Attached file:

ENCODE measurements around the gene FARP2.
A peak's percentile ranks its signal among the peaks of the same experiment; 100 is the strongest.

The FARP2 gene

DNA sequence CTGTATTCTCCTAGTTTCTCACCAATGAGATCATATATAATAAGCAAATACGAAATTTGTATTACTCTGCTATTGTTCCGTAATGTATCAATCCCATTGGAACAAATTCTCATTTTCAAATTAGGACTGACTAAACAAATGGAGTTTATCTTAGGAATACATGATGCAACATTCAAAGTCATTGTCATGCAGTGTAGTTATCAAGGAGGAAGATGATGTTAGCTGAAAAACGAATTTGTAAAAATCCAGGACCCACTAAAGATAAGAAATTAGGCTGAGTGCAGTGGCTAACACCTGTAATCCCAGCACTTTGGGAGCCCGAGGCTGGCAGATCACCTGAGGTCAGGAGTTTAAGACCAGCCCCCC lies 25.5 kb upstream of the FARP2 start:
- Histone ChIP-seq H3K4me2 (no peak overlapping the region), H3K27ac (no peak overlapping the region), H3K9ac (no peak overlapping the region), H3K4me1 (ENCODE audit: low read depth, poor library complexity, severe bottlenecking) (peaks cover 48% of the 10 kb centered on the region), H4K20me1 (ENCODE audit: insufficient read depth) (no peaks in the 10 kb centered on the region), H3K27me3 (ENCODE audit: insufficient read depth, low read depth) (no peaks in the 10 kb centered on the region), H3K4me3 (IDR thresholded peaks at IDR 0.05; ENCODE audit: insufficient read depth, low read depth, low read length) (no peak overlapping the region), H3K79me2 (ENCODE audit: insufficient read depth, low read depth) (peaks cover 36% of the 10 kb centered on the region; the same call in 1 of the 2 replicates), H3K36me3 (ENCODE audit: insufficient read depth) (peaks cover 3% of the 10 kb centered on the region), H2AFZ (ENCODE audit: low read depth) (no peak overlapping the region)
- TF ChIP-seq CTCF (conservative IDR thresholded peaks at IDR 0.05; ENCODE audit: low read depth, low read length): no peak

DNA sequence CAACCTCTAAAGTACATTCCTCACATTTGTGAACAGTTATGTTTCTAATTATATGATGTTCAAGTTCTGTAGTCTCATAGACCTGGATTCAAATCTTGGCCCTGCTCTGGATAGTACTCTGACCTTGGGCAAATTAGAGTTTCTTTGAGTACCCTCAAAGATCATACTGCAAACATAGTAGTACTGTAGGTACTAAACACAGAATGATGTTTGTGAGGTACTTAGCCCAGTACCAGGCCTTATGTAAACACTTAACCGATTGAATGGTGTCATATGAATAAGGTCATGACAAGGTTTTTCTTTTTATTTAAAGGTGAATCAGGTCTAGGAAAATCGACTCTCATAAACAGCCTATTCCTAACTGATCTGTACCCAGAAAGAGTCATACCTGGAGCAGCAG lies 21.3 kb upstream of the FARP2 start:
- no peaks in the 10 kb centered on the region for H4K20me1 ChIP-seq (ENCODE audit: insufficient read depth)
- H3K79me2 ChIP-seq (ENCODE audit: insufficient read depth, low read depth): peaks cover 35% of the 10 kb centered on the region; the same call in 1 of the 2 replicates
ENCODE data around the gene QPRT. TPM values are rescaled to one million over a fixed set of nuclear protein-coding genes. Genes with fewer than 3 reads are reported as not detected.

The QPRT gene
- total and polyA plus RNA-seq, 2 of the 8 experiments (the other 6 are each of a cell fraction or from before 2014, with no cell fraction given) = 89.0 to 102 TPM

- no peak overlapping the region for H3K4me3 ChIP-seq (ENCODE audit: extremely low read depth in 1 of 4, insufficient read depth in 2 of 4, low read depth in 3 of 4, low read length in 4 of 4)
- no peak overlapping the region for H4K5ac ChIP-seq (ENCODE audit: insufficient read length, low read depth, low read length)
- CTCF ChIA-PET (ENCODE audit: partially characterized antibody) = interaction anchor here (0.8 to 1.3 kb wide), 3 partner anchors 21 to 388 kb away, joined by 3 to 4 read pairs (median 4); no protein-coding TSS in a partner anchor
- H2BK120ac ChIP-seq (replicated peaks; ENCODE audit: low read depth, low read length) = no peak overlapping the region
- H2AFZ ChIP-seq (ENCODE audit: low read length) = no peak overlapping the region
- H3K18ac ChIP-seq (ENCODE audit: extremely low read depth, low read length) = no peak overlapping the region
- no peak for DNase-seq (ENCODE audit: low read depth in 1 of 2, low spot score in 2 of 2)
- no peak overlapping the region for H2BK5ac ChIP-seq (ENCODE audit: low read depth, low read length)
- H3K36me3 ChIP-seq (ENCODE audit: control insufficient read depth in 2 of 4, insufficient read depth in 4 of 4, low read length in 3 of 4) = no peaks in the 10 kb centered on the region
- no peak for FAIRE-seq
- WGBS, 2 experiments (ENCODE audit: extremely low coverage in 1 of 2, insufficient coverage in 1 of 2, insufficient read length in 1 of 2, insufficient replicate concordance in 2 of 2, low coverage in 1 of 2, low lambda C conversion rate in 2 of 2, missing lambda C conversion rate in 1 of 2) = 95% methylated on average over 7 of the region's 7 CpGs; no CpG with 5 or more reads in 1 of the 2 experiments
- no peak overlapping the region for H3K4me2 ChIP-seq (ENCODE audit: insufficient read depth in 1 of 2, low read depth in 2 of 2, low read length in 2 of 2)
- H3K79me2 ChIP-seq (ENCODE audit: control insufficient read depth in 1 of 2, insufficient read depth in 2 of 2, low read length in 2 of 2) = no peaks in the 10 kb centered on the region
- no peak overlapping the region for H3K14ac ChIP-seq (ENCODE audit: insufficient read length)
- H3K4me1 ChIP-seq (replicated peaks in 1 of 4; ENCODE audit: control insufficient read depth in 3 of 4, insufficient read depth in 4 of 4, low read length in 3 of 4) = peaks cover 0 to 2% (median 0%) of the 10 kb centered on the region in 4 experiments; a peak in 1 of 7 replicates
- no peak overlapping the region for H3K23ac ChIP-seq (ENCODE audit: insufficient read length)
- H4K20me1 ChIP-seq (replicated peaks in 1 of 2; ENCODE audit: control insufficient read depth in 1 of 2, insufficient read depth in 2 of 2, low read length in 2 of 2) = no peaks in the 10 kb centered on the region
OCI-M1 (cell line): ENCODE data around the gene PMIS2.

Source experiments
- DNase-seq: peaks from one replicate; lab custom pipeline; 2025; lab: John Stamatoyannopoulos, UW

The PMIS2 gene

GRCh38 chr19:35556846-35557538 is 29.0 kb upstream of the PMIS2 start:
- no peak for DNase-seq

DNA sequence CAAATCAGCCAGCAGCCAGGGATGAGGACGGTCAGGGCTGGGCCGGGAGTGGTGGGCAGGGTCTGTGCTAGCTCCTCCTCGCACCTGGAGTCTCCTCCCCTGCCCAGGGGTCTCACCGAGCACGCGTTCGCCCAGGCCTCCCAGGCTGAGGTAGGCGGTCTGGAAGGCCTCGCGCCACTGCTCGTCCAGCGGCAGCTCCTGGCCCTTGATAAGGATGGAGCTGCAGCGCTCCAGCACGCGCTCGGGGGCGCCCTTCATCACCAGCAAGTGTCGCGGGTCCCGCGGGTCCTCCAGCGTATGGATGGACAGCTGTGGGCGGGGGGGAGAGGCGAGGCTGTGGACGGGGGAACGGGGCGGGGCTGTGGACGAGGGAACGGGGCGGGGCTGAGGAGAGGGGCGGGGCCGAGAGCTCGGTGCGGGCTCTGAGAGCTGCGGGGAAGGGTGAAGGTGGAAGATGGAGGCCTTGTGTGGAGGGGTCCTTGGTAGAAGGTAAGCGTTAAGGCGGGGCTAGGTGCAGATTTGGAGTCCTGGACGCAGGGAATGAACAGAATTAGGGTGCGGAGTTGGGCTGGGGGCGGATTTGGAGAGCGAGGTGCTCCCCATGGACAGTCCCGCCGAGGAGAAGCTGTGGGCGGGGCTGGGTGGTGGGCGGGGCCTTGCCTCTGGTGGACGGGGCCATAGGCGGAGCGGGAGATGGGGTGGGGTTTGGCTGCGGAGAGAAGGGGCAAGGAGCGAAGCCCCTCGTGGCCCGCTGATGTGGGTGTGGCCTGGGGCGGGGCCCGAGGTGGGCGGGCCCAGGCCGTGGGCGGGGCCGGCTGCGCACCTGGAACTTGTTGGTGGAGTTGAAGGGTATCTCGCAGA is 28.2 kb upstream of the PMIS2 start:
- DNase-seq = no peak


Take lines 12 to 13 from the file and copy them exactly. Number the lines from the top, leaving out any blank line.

- total and polyA plus RNA-seq, 2 of the 8 experiments (the other 6 are each of a cell fraction or from before 2014, with no cell fraction given) = 89.0 to 102 TPM

- no peak overlapping the region for H3K4me3 ChIP-seq (ENCODE audit: extremely low read depth in 1 of 4, insufficient read depth in 2 of 4, low read depth in 3 of 4, low read length in 4 of 4)